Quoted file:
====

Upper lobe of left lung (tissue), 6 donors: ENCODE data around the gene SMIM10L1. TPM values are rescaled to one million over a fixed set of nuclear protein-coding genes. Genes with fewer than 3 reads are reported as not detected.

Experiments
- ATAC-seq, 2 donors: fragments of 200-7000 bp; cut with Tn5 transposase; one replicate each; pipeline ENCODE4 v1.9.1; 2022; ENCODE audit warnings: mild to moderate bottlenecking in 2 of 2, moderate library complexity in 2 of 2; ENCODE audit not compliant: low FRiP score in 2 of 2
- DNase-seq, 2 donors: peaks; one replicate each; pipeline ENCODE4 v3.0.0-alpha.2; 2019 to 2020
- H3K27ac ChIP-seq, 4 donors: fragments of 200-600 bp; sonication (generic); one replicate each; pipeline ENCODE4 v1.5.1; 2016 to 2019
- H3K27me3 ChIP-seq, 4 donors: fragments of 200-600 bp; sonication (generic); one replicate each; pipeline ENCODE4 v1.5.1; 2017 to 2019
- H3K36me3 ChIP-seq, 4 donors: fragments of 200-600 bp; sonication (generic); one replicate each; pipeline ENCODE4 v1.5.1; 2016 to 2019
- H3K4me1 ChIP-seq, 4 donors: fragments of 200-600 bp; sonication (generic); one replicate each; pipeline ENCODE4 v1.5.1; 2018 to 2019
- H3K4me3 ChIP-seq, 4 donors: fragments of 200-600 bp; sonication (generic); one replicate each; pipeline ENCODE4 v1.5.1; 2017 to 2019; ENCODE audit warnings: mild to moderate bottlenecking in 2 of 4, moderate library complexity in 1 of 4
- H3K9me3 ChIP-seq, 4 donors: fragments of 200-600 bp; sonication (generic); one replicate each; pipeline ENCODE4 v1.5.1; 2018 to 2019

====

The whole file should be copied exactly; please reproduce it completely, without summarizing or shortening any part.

Upper lobe of left lung (tissue), 6 donors: ENCODE data around the gene SMIM10L1. TPM values are rescaled to one million over a fixed set of nuclear protein-coding genes. Genes with fewer than 3 reads are reported as not detected.

Experiments
- ATAC-seq, 2 donors: fragments of 200-7000 bp; cut with Tn5 transposase; one replicate each; pipeline ENCODE4 v1.9.1; 2022; ENCODE audit warnings: mild to moderate bottlenecking in 2 of 2, moderate library complexity in 2 of 2; ENCODE audit not compliant: low FRiP score in 2 of 2
- DNase-seq, 2 donors: peaks; one replicate each; pipeline ENCODE4 v3.0.0-alpha.2; 2019 to 2020
- H3K27ac ChIP-seq, 4 donors: fragments of 200-600 bp; sonication (generic); one replicate each; pipeline ENCODE4 v1.5.1; 2016 to 2019
- H3K27me3 ChIP-seq, 4 donors: fragments of 200-600 bp; sonication (generic); one replicate each; pipeline ENCODE4 v1.5.1; 2017 to 2019
- H3K36me3 ChIP-seq, 4 donors: fragments of 200-600 bp; sonication (generic); one replicate each; pipeline ENCODE4 v1.5.1; 2016 to 2019
- H3K4me1 ChIP-seq, 4 donors: fragments of 200-600 bp; sonication (generic); one replicate each; pipeline ENCODE4 v1.5.1; 2018 to 2019
- H3K4me3 ChIP-seq, 4 donors: fragments of 200-600 bp; sonication (generic); one replicate each; pipeline ENCODE4 v1.5.1; 2017 to 2019; ENCODE audit warnings: mild to moderate bottlenecking in 2 of 4, moderate library complexity in 1 of 4
- H3K9me3 ChIP-seq, 4 donors: fragments of 200-600 bp; sonication (generic); one replicate each; pipeline ENCODE4 v1.5.1; 2018 to 2019